That’s among the findings from the Outdoor Power Equipment Institute (OPEI), the trade group for manufacturers of small engines and equipment, which commissions a study each year through The Harris Poll. The bottom line: Americans on average know even less than they used to about what fuel at the pump is appropriate for their gear.

Time was, pretty much any gasoline you saw at your local gas station would do fine in your lawn mower, generator, pressure washer, or handheld power tool. For background, that gas was a mix of ordinary fuel with roughly 10 percent ethanol (called E10), an alcohol made from corn. But starting in 2012, the Environmental Protection Agency (EPA) allowed gasoline with higher percentages of ethanol (with 15 percent, E15, or higher) to be sold through the same gas pumps. It’s meant for newer cars…nothing smaller.

Gas-powered outdoor gear can do acceptably well with E10 fuel. But if you add fuel with higher percentages of ethanol, engines get funky. They run hotter. The ethanol draws in moisture, which can build up and separate in the tank, a process called phase separation, which lead to starting problems for many products. And they cause plastic and rubber parts (including fuel lines) to stiffen and clog.

You perhaps see the point of fueling up with only E10—or even E0, gas with no ethanol, which some states still allow. (You can also buy ethanol-free gas at home centers.) The trouble is that a rising percentage of respondents do not know the difference among the many variations at the pump.

When it comes to ethanol in gas, the cheapest fuel is typically the one with the most ethanol. That one is the absolute worst for your equipment, and the lower price is a prime reason for misfueling.

Sure, they can tell apart regular, premium and ultra; the higher the octane, the higher the cost. But when it comes to ethanol in gas, the cheapest fuel is typically the one with the most ethanol. That one is the absolute worst for your equipment, and the lower price is a prime reason for misfueling. Two-thirds of respondents, in fact, say they buy the cheapest gas whenever possible.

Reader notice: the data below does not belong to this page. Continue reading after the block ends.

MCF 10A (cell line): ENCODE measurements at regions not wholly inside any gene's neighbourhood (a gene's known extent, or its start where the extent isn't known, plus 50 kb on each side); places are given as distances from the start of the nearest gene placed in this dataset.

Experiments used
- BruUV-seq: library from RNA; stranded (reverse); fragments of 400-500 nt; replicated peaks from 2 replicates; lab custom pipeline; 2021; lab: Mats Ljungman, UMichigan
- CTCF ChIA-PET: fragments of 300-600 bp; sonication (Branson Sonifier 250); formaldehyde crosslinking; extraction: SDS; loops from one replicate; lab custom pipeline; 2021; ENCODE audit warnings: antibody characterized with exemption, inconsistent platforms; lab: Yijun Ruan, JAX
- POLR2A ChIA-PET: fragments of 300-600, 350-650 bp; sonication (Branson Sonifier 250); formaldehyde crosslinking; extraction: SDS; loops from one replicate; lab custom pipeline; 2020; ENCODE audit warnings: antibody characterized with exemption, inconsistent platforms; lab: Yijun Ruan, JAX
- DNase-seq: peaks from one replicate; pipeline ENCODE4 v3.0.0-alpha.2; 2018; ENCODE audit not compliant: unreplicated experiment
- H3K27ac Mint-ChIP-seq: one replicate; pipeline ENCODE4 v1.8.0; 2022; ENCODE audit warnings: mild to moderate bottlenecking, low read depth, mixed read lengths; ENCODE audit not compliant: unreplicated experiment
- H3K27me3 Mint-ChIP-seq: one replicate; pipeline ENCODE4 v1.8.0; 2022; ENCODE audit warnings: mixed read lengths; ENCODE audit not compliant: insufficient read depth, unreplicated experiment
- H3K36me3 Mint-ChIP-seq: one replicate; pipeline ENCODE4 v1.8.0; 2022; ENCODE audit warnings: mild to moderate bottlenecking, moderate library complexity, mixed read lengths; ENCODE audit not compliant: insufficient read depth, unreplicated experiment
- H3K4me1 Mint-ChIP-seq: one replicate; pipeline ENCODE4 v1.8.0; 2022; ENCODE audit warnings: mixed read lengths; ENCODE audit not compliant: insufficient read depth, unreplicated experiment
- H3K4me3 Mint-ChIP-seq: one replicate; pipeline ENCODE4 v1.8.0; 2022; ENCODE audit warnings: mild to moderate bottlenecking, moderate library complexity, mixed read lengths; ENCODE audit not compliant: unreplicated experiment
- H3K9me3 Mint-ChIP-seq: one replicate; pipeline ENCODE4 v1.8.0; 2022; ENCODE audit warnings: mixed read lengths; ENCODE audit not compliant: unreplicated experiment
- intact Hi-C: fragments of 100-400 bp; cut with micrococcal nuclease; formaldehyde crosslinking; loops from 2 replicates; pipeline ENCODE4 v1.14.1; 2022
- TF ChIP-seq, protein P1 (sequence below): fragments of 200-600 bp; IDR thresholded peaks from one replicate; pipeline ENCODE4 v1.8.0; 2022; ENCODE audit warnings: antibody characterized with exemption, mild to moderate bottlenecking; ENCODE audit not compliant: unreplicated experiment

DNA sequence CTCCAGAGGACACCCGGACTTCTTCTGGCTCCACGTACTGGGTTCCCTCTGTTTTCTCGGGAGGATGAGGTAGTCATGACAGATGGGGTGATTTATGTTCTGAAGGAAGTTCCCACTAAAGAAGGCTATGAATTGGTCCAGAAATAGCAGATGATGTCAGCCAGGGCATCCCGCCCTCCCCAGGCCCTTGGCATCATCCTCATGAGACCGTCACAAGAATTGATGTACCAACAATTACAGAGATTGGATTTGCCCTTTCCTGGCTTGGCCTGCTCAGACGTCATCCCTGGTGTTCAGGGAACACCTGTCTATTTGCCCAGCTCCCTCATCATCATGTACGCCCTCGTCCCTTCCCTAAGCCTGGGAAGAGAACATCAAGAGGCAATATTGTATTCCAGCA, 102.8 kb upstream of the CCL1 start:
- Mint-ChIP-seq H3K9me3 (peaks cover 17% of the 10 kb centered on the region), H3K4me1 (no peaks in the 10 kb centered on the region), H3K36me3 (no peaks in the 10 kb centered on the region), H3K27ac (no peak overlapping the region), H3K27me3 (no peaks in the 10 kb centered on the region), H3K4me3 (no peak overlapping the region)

Food for Thought
Of the 2,000 adult respondents to OPEI’s poll, 11 percent use the wrong fuel in their power gear. That might not sound like many, but the 11 percent means 220 adults using the wrong fuel in perhaps several products they own—thousands of dollars’ worth of equipment. The 11 percent also seems discouraging when you consider that in the poll for 2015, only 7 percent used the wrong fuel.

The study found, too, that Americans are more likely now than in past years to believe that any ethanol blend in gasoline whatsoever is safe for any gasoline-powered engine. A whopping 38 percent believe any blend will do, a gradual rise from 30 percent in 2015.

More findings:

  • Only a fifth of respondents say they notice pump markings indicating ethanol content when they buy gas, compared to 25 percent last year. Perhaps part of the reason: The EPA sticker warning that blends above E10 cannot legally go into lawn equipment and could cause damage is a fraction of the size of the myriad ads on the pump and the screen above. You can see it below.
  • Just over 40 percent admit they don’t look for any warnings at all when they’re fueling their car.
  • Maybe most troubling of all, more than half of those polled (51 percent) fill up their portable gas can with the same fuel they use to fill their vehicle.

The good news for a responsive federal government to heed: Consumers are taking notice. Roughly two-thirds of those polled believe ethanol-free gas should be more widely available at filling stations.

“What goes in your car or truck may not be safe to put in your lawn mower, and consumers are not paying attention and making unintended mistakes,” said Kris Kiser, president and CEO of OPEI. “Yet pump labeling and consumer education are inadequate. As ethanol continues to be subsidized [by the government], more stations sell it. We’re concerned about consumer safety and choice.”

Fortunately for the alert, the fuel pump isn’t the only source for warnings about what to use in your power gear. Everything from the smallest gas-powered handhelds to the largest lawn tractors carry multiple warnings upon purchase. Even if you throw away the owner’s manual and all the tags, you’ll see one indication that doesn’t go away: a notice on the gas cap to use no blend higher than E10.

Ignore it at your equipment’s peril.